dfp_header_hidden_string

Get our free email newsletter with just one click

How to keep your acting career up to date with a short course

City Academy foundation class graduates. Photo: Lotte Ruth Johnson City Academy foundation class graduates. Photo: Lotte Ruth Johnson
by -

Whether you are starting out or just want to freshen up your CV with new skills, John Byrne looks at some of the short courses that are available if you don’t want to take on full-time training


As a singer-songwriter and actor, Adam Bruce was looking for further training that drew both sides of his performing talent together. The Actor-Musicianship Summer School at Rose Bruford College proved to be an ideal solution.

“By the end of the intensive one-week course, we had gone from learning basic skills to creating a short piece of theatre, a storytelling piece riffing on Henry V,” he says. “In the year that followed, I obtained actor-musician work on stage and screen and I’m continuing to secure auditions in this area.”

Bruce is one of the many actors for whom short courses have proved an accessible way to augment existing training and, in some cases, make foundational training possible where financial or other commitments might otherwise be a barrier.

“In an industry that changes and develops quickly, it is always worth considering short courses to keep your skills up to date,” says Bonnie Adair, an actor and writer who teaches at the Actors Temple in London and other centres at home and abroad. “They are also a good option if you’re currently doing a day job, have a family to take care of, or simply can’t afford the financial or time investment needed by the more traditional drama school route. Courses can cover everything from working in voice-overs and learning the basics of motion capture to developing your capacity for accents or improving your understanding of how to market yourself. There are also an increasing number of short courses abroad that actors might want to combine with a holiday. I regularly teach my Business of Acting course in Switzerland, France and Poland and often have actors from both the UK and USA attending.”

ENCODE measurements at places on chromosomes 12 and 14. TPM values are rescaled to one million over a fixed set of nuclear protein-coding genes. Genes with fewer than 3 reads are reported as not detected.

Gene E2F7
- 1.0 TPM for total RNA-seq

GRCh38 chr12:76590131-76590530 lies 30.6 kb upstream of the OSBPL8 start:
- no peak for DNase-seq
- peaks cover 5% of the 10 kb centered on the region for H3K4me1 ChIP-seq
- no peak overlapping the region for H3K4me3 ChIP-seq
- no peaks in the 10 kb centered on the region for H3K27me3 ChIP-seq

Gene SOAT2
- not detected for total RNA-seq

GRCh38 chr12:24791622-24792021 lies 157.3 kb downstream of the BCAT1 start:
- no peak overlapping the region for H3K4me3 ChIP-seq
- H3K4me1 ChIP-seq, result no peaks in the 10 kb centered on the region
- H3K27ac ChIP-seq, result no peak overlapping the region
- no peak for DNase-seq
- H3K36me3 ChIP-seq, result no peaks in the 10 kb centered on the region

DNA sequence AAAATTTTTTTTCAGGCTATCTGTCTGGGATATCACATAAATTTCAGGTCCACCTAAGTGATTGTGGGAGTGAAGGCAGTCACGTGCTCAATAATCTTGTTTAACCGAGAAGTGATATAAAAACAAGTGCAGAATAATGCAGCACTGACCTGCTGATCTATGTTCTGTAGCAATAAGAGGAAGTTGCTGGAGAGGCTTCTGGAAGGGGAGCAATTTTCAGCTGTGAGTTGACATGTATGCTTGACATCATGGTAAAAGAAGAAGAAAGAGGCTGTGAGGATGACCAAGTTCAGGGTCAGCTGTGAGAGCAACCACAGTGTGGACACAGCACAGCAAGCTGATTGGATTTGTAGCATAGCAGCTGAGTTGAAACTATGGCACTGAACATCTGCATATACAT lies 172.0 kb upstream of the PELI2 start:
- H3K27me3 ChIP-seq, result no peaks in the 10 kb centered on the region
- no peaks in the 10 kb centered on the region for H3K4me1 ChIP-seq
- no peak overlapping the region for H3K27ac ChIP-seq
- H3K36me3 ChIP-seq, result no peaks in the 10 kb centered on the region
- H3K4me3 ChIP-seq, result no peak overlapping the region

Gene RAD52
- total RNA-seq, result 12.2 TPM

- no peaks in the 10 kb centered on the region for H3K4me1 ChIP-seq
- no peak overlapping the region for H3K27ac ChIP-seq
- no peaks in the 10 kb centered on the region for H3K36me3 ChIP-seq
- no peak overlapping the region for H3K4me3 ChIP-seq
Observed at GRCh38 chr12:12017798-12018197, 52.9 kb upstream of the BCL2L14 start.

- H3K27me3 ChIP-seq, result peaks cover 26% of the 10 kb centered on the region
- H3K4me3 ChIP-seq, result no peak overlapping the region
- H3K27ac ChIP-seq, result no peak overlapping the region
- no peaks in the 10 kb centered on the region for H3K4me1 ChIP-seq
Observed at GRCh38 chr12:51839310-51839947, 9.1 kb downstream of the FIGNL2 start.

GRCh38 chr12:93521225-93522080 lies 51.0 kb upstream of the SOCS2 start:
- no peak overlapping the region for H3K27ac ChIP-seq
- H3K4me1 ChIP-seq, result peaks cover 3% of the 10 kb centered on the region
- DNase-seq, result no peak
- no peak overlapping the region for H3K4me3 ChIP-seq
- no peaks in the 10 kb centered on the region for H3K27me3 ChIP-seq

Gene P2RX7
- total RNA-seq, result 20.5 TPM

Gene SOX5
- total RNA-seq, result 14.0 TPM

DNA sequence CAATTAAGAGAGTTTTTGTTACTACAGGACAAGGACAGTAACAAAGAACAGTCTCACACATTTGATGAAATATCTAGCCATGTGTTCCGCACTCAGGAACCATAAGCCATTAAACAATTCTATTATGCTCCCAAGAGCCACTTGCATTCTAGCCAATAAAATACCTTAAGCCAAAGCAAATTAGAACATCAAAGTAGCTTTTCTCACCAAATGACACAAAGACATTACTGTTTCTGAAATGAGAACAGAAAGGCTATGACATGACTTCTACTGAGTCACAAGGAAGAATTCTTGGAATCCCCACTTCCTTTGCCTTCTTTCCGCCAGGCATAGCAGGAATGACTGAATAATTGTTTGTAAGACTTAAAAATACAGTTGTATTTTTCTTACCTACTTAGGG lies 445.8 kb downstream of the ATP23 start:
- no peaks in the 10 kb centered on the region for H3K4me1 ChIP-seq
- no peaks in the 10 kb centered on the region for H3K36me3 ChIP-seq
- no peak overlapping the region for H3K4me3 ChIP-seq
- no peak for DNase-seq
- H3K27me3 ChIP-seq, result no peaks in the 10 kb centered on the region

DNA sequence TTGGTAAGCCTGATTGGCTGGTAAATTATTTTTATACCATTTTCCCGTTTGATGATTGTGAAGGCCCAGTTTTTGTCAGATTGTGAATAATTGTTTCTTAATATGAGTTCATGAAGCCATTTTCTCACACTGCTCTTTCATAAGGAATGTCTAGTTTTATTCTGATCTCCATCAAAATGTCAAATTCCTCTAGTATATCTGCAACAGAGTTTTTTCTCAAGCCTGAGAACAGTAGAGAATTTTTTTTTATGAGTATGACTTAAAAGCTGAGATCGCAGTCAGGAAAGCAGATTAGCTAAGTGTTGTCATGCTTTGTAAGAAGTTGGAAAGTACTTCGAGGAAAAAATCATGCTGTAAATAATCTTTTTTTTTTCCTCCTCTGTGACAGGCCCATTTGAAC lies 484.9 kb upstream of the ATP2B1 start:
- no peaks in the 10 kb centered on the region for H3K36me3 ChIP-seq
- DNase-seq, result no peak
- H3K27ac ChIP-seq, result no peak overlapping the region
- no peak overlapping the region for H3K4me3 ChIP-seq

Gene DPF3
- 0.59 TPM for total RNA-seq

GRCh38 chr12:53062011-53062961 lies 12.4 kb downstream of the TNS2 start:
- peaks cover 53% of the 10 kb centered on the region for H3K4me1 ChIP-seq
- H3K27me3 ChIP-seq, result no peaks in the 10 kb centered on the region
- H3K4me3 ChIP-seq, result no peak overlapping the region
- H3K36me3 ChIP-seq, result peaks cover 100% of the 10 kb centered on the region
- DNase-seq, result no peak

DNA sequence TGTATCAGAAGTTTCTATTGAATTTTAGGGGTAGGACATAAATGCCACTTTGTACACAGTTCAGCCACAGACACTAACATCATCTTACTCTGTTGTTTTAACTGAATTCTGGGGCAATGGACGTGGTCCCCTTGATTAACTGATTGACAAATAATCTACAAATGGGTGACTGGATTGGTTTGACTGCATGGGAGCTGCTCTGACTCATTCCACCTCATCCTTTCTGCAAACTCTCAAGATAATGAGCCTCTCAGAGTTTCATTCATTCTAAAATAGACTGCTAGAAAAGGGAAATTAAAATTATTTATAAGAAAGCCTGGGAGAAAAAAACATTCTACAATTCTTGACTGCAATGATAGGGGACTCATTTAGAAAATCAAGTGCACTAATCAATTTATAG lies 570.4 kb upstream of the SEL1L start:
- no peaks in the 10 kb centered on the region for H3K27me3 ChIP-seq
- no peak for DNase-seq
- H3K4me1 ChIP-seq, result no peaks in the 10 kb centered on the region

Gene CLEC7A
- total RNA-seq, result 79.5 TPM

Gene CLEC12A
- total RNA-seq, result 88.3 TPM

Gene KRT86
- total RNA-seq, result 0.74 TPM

Summer is traditionally an abundant time for taster days, weekend courses and summer schools all over the country, but there are also year-round options for those who might be considering short courses as an alternative to full-time training and seeking accredited qualifications.

At London’s City Lit, actors can choose between the Foundation in Drama (Extended Certificate Level 2), which is a one day per week course running 10am-6.15pm every Friday for 29 weeks, or the Level 3 Acting Diploma which runs on Thursday evenings and all day Saturday. Both qualifications are accredited by the Open College network, and course fees are substantially lower than the average full-time drama course. The Level 2 course costs £1,549 (which can be paid in instalments) while the Level 3 course costs £2,225. Concessions are available for those on benefits and the Level 3 course is eligible for an Advanced Learner Loan from Student Finance England.

Students at London's Actors Centre. Photo: Monica Mendez Aneiros
Students at London’s Actors Centre. Photo: Monica Mendez Aneiros